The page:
Archive for the ‘risk’ Category

rob_fordToronto has two systems of justice. One for normal folk, and another for crack-smoking drunk-driving Mayors:

Toronto police officers helped Rob Ford on “multiple occasions” after stopping his vehicle while he was still mayor, rather than charge him with driving impaired, his former chief of staff says.

The allegation emerged Saturday in an excerpt from a soon to-be-released book by Mark Towhey titled Mayor Rob Ford: Uncontrollable. “Two senior members of the Toronto Police Service had told me officers had pulled over the mayor’s car late at night on multiple occasions and driven him home rather than charging him for driving under the influence.”

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There are two popular ways for measuring the safety benefit of bicycle helmets. One method is to look at hospital admission records, comparing the relative number of helmeted and non-helmeted patients. The use of hospital records is an indirect measure, because researchers don’t have reliable data on the number of helmeted cyclists in the general population. Due to this limitation, researchers guesstimate risk exposure rates, which is difficult.

The other method is to study the effect of mandatory helmet laws. A time-series analysis of crash-data before and after implementation of a helmet law provides a direct measure of helmet effectiveness. This is the preferred method because it covers a much larger population in real-world conditions (without having to infer risk exposure rates). Time-series studies of helmet laws in Australia, Canada, and Spain have found no discernible impact on bicycle safety.

When direct measurements of helmet laws failed to find any safety benefit, that should have ended helmet debates. But like any zombie idea, the helmet issue shambles along. Why is that? Perhaps one reason is the hospital case-control studies that promised huge safety benefit from helmets (as high as 85%). But what is the reason for the huge discrepancy between direct and indirect measurements?

One reason for the discrepancy may be due to a methodological error in the hospital case-control studies. That is according to a new paper, Overestimation of the effectiveness of the bicycle helmet by the use of odds ratiosby Th. Zeegers. It was presented at the 2015 International Cycling Conference held last month in Hanover, Germany.

Zeegers argues that case-control studies overestimate the risk of cycling for the control (i.e. non-helmeted cyclists) thereby exaggerating the benefit of helmets. He then re-analyzed data from three popular helmet studies. After correcting for the error, he found that the supposed benefit of bike helmets completely vanished:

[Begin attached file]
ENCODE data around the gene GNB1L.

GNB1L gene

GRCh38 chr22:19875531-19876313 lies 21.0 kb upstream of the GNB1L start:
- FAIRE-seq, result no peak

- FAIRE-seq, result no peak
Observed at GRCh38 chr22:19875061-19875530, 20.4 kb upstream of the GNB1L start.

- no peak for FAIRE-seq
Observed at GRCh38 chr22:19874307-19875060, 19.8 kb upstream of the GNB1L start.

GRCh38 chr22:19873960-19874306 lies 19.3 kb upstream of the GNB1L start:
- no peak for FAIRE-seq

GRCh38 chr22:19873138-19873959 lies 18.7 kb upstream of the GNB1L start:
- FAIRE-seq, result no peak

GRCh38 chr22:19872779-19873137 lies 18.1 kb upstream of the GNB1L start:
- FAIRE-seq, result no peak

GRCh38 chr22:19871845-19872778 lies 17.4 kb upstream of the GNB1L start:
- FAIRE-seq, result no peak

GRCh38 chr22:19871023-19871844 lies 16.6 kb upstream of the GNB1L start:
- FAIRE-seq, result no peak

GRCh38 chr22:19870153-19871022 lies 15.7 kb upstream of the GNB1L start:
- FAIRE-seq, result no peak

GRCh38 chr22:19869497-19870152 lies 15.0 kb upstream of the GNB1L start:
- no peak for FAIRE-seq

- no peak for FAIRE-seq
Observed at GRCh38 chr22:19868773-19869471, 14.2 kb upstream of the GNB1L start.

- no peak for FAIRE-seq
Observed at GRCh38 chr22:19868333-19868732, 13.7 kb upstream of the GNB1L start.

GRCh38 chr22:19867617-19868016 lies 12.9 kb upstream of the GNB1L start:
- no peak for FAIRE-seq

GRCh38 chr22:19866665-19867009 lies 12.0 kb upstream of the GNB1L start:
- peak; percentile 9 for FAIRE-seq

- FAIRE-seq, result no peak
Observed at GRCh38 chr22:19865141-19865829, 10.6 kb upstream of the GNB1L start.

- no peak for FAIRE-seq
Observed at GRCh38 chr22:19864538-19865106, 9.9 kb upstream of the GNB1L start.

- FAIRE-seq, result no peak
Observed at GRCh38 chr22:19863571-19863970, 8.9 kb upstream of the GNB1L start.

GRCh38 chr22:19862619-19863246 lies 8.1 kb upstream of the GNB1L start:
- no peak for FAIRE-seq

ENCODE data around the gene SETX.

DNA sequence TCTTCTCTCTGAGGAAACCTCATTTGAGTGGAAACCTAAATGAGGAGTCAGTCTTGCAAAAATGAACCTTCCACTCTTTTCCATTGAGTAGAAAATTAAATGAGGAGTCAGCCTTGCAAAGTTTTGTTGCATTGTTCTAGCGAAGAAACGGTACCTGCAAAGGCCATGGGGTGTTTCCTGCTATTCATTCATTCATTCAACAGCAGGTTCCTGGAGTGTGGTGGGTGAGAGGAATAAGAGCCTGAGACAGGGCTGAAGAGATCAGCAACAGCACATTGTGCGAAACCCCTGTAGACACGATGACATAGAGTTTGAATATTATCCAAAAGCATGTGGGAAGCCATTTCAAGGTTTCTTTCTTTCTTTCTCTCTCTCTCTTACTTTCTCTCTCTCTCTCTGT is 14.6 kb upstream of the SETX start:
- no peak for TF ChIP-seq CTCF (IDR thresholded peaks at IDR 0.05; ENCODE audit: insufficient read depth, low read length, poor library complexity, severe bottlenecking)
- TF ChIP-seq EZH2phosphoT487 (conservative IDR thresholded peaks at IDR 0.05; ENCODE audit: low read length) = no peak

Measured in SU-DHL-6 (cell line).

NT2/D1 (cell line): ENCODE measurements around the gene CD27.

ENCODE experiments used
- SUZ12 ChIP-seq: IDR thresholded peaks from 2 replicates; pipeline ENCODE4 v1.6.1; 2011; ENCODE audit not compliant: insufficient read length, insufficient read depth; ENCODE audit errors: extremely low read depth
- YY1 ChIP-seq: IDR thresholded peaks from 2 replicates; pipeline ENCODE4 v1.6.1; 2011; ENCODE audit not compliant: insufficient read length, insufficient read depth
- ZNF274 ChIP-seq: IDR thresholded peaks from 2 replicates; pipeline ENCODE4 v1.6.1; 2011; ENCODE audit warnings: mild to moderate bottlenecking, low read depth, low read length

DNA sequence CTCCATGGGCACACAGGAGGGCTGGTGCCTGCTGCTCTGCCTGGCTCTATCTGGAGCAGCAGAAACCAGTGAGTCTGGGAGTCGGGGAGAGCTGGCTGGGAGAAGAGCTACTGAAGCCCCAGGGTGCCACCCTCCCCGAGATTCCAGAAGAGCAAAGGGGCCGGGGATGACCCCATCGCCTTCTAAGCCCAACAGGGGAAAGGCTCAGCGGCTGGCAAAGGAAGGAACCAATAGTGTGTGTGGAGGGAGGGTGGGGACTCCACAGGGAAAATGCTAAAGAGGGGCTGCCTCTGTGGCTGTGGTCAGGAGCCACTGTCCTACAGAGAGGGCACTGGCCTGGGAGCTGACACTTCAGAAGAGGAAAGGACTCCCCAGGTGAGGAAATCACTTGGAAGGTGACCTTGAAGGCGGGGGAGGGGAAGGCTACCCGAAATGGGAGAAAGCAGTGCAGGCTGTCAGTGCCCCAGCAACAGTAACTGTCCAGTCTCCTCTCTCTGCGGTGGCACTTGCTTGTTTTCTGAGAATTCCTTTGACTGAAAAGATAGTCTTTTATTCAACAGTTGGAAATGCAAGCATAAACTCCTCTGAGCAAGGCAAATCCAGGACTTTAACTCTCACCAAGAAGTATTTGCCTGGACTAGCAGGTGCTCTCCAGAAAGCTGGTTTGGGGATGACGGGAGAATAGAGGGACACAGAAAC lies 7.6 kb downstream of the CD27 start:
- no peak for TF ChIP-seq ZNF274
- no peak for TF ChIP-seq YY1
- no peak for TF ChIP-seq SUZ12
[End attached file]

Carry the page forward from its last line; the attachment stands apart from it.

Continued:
Due to lack of data on exposure rates, odds ratios of helmeted versus unhelmeted cyclists for head injury and other injuries on hospitalized victims are broadly used in case-control studies. A general necessary and sufficient condition can be formulated rigorously, for which odds ratios indeed equal risk ratios. However, this condition is not met in case-control studies on bicycle helmets. As a consequence, the real risk of cycling with a helmet can be underestimated by these studies and therefore the effectiveness of the bicycle helmet can be overestimated. The central point is that a wrong estimate of the risk for non-head injuries (the controls) paradoxically can lead to an overestimation of the usefulness of the helmet in protecting against head injuries.

Three cases could be found in the literature with sufficient data to assess both risk ratios and odds ratios: the Netherlands, Victoria (Australia) and Seattle (U.S.A). In all three cases, the problem of overestimation of the effectiveness of the helmet by using odds ratios did occur. The effect ranges from small (+ 8 % ) to extremely large ( > + 400 %). Contrary to the original claim of these studies, in two out of three cases the risk of getting a head injury proved not to be lower for helmeted cyclists. Moreover, in all three cases the risk of getting a non-head injury proved to be higher for cyclists with a helmet.